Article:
Survey tracks blacks, Hispanics on morality, legality of abortion
Manuel Balce Ceneta, Associated Press
Most blacks believe abortion should be legal in most or all cases, even if they don't approve of abortion or believe it's immoral. Hispanic Americans are less likely to see morality and legality as separate issues, says a report released last week by the Public Religion Research Institute.
The study was a follow up to last year's survey on religion and abortion.
"The goal of this study was to have large enough sample sizes of Hispanics and African Americans to examine the religious, political and demographic differences among these groups that is generally not possible in national surveys," Daniel Cox, research director, told the Deseret News. The institute said it's the most comprehensive public opinion survey on abortion and religion among the two demographics and included more than 800 interviews each with black Americans and with Hispanic Americans, bolstered by focus groups.
Nearly four out of five blacks say it is possible to disagree with their church's teachings on abortion and still be considered a good Catholic/Christian, a number that drops to three out of five among Hispanic Americans.
Still the economy
Among both the blacks and Hispanics polled, the economy and education were seen as the leading critical issues facing America, followed by the federal deficit and the growing gap between rich and poor. Hispanics listed immigration as the third-most-critical challenge, while blacks ranked it fifth.
Neither abortion nor same-sex marriage was a top-five issue for those surveyed.
The poll showed differences of opinion between the two groups on whether abortion should be legal. Among blacks, two-thirds said it should be legal in most or all cases, compared to 51 percent of Hispanic American who said it should be illegal. But 51 percent of blacks view abortion as morally wrong, as do 61 percent of Hispanic Americans.
In both groups, predictors of opposing abortion include being a born-again/evangelical Christian, regular church attendance, not having graduated from high school and lack of a close relative or friend who has had an abortion. The biggest single predictor of opinion among black Americans on abortion legality is the level of education. Other factors that predict opposition include a high degree of religious belief and believing the Bible is the literal word of God. The biggest predictors for Hispanics are political ideology and being a born-again or evangelical Christian. Besides those shared by the two demographics, other factors predicting anti-abortion sentiment for Hispanics were being younger than 65, belief in a personal God, being a first-generation immigrant and being Catholic.
Both groups by at least two-thirds majority said "not judging other people" and "showing compassion for women in difficult circumstances" are key to their views on abortion.
While religion helps shape opinion on abortion for both groups, Cox said, "the messages that both groups receive from clergy are less consequential than other religious factors, like identifying as an evangelical Christian."
Up for a vote
The report also included a "context" section that helped frame the discussion in terms of the upcoming presidential election. It noted that 87 percent of black voters and 58 percent of Hispanic voters would support Barack Obama for president over Mitt Romney. In both demographics, 10 percent are undecided. The Hispanic vote changes, however, when the specific religion is considered. Of Catholic Hispanics, 64 percent support Obama compared to 50 percent of Protestant Hispanics. And 9 and 8 percent, respectively, are undecided.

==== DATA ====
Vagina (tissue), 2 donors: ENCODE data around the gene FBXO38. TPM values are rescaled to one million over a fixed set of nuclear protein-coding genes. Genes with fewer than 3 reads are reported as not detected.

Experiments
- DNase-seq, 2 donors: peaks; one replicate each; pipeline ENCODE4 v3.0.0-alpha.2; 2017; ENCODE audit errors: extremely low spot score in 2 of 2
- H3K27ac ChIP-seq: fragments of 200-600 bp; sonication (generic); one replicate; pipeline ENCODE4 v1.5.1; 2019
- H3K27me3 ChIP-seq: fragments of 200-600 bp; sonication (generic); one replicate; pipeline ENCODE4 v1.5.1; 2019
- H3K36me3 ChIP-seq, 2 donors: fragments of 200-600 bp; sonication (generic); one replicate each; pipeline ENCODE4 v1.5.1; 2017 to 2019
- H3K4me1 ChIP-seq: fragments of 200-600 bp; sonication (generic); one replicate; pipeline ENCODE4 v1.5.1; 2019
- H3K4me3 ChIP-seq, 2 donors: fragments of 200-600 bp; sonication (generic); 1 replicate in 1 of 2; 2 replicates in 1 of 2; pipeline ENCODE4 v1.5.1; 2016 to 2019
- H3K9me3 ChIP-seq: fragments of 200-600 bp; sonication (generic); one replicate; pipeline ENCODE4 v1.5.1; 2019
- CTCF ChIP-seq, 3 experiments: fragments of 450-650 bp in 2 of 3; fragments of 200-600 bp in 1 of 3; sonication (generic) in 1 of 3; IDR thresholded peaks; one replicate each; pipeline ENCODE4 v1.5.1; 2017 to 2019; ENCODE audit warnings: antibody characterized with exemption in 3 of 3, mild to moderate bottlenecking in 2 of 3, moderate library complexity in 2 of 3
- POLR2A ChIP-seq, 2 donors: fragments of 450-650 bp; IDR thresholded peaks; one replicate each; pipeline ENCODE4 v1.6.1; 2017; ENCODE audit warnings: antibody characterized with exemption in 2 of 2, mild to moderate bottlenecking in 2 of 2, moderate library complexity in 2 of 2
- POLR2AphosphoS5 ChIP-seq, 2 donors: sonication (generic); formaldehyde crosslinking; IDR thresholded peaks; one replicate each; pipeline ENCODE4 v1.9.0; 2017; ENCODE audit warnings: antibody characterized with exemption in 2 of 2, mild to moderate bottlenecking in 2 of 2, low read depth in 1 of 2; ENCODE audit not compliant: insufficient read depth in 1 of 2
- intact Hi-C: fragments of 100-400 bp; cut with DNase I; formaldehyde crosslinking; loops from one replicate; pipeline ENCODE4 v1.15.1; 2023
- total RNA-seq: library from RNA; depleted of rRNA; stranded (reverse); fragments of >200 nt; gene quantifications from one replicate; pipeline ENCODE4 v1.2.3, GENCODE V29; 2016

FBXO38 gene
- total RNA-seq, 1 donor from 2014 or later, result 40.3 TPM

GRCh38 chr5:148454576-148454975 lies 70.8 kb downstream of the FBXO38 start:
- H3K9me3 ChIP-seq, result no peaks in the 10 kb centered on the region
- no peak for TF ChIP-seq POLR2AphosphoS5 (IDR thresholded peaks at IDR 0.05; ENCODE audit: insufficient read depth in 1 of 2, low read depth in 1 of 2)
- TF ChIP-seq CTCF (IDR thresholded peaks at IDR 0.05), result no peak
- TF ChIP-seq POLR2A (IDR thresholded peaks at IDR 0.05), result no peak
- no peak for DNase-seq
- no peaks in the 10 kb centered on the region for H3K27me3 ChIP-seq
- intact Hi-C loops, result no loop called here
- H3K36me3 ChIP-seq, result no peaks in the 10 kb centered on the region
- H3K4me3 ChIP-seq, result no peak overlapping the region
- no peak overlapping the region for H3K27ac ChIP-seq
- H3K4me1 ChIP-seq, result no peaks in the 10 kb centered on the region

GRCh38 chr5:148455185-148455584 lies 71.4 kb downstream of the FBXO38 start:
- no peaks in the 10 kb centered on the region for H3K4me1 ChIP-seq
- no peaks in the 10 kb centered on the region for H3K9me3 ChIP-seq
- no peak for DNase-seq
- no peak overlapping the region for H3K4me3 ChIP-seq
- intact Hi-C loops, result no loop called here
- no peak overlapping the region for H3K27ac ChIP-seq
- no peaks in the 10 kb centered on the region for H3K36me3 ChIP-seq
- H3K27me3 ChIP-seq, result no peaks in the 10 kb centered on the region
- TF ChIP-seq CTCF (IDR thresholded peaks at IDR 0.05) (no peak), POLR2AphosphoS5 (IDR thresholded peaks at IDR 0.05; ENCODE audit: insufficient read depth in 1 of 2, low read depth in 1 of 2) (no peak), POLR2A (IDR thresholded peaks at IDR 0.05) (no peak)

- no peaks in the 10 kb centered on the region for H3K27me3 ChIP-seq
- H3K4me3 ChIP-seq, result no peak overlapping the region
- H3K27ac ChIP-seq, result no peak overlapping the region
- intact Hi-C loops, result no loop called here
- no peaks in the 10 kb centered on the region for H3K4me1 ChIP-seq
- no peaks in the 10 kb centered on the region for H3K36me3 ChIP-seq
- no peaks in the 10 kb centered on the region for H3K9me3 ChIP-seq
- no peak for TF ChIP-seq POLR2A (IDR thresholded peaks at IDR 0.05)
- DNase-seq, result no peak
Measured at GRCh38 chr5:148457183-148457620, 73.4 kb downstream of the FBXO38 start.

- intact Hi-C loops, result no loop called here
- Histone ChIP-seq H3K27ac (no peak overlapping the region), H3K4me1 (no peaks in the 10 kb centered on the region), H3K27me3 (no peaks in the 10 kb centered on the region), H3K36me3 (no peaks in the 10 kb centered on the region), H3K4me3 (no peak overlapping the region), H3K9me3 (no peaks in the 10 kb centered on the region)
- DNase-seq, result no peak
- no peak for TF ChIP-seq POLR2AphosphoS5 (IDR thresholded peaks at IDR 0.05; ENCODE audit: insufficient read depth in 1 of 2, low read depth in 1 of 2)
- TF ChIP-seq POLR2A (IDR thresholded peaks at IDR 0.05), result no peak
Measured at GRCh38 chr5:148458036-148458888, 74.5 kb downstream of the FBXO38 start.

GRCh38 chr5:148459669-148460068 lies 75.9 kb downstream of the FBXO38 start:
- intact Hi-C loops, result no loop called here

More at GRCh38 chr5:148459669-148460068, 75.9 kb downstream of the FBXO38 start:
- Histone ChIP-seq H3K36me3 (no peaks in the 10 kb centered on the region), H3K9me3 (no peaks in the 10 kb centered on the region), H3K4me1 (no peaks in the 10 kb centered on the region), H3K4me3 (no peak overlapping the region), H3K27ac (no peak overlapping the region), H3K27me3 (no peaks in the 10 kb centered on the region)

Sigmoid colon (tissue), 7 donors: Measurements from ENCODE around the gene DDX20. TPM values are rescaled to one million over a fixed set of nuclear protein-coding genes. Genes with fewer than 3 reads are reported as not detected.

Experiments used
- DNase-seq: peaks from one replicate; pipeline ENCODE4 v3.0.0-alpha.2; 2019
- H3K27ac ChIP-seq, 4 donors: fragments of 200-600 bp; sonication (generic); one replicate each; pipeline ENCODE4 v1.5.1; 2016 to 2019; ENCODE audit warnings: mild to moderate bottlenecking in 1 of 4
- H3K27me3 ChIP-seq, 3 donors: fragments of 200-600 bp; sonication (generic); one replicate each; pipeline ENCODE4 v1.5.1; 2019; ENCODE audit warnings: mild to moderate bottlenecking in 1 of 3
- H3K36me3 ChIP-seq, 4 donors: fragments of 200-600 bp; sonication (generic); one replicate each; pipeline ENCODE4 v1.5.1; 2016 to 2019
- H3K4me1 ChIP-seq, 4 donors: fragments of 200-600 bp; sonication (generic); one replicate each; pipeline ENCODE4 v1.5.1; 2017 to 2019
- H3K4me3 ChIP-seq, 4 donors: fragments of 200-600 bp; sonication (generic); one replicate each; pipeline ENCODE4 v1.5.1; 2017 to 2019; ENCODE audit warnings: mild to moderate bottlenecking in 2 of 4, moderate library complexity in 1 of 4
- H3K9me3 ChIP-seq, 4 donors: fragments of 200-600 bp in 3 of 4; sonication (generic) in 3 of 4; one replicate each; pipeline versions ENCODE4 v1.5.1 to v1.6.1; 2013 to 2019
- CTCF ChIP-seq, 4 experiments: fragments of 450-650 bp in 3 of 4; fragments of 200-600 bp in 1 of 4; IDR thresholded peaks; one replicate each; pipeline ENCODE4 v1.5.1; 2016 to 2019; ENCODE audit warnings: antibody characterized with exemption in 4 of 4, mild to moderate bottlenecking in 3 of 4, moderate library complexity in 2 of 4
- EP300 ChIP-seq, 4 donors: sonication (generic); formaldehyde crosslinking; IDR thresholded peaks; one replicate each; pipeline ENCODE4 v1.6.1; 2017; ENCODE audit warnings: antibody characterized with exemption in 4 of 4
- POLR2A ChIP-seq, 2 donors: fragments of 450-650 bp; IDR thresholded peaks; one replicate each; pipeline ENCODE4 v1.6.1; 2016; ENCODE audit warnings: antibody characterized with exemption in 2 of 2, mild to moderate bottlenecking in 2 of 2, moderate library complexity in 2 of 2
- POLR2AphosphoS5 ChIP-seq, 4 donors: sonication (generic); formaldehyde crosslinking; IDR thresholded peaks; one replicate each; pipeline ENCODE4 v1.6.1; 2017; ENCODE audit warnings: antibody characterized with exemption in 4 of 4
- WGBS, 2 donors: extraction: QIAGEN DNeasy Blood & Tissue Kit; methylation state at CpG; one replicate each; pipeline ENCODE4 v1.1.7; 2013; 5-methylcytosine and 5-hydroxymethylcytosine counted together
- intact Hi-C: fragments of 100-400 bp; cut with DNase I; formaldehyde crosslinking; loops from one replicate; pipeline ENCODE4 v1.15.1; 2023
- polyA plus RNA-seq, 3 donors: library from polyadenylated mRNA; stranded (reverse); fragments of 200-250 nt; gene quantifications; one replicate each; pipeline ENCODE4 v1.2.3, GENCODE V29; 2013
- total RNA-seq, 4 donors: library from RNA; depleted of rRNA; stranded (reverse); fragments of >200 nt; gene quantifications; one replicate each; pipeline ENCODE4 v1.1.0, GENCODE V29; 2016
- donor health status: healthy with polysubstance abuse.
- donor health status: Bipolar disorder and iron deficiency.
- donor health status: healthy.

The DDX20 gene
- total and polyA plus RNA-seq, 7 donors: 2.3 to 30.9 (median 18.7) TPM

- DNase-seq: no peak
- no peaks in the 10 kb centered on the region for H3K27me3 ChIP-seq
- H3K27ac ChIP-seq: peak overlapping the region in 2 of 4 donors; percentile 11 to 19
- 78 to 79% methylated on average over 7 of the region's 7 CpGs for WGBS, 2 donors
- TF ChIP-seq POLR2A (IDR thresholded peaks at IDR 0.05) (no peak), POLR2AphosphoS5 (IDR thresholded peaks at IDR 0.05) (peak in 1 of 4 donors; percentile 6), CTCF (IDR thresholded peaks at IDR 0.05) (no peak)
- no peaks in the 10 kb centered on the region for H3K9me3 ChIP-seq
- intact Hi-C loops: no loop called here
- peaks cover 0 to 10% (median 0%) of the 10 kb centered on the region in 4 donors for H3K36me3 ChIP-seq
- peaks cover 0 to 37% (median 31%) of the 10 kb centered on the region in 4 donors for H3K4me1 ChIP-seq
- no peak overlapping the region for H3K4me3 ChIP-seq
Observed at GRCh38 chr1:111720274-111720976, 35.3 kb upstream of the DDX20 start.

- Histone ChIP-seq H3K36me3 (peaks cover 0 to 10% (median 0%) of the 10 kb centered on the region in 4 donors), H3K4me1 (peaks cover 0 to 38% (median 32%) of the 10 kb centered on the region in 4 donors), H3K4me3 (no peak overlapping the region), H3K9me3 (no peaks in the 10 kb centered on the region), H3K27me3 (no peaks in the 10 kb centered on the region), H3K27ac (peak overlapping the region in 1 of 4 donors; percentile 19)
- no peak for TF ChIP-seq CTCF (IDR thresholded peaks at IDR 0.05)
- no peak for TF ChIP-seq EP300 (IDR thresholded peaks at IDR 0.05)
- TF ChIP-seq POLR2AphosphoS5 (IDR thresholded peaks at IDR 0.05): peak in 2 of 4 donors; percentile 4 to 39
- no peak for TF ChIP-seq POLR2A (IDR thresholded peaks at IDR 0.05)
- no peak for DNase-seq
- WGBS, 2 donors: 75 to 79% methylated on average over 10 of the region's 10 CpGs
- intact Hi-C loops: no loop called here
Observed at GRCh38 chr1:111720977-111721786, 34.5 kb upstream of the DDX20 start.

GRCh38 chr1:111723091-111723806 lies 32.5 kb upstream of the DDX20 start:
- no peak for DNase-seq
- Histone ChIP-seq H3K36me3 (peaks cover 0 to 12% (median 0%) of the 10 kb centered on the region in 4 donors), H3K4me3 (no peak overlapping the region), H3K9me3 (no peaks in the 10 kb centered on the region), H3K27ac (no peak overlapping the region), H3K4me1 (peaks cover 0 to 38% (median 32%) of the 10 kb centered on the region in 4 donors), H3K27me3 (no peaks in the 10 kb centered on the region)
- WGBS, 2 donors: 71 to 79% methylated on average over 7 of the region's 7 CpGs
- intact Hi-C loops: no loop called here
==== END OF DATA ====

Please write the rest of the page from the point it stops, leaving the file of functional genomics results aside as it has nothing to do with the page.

It is unlikely that opinions on these issues will play a huge role in how either black Americans or Hispanic Americans vote this fall, Cox told the Washington Post. "Obama has a significant advantage over Romney among both African-Americans and Hispanics, and neither candidate's views on these questions will likely have much effect on their support."
That resonates with Carla Perez, a temporarily harried Hispanic mom who on Friday was trying to get a head start on school shopping for her two daughters at The Gateway mall in downtown Salt Lake. "For me, right now, it's the economy," she said. "I think people make the choices that are right for them, they do the best they can. But what is hurting most of us right now is unemployment, taxes and uncertainty. I will vote this time on the economy."
The survey found especially strong support for expanding access to birth control for women who cannot afford it, with 92 percent of blacks in support and 85 percent of Hispanics. By smaller margins, they say religiously affiliated hospitals should provide birth control to employees (61 percent for blacks, 64 percent for Hispanics). A small majority believe teenagers 16 and older should have methods of birth control "generally available."
Fewer than half of either blacks or Hispanics support an abortion option driven by the fact the family is low-income and can't afford more children, the mother is still in high school or she is not married and does not want to marry the man. But abortion is acceptable to the majority of both groups if the woman is pregnant because of rape or if there's a strong chance of a serious defect in the baby.
Last year's survey found that Americans as a whole frequently identify as both pro-life and pro-choice. That finding is true of both groups in the new survey, as well. Seventy-seven percent of Hispanics and 71 percent of black Americans said pro-life describes them somewhat or very well, while 75 percent of black Americans and 72 percent of the Hispanic Americans said pro-choice describes them very well.
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